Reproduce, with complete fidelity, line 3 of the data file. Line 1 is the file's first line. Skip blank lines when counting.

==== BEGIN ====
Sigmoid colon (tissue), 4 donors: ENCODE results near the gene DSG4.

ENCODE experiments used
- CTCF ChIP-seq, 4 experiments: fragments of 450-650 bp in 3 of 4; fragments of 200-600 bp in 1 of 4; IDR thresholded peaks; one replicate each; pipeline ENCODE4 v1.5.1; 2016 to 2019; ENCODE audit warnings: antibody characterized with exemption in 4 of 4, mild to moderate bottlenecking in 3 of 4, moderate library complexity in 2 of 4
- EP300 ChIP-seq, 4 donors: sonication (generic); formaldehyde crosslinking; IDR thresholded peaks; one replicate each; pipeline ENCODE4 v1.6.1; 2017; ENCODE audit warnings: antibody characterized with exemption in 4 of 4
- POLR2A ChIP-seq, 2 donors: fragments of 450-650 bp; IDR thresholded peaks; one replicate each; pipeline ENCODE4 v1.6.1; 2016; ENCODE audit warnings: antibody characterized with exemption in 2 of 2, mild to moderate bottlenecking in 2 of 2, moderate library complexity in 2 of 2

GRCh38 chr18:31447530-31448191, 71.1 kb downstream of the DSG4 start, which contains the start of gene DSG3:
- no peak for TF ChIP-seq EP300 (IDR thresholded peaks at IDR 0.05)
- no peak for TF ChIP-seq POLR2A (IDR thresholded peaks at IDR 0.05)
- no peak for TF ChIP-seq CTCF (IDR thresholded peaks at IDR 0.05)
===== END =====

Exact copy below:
- CTCF ChIP-seq, 4 experiments: fragments of 450-650 bp in 3 of 4; fragments of 200-600 bp in 1 of 4; IDR thresholded peaks; one replicate each; pipeline ENCODE4 v1.5.1; 2016 to 2019; ENCODE audit warnings: antibody characterized with exemption in 4 of 4, mild to moderate bottlenecking in 3 of 4, moderate library complexity in 2 of 4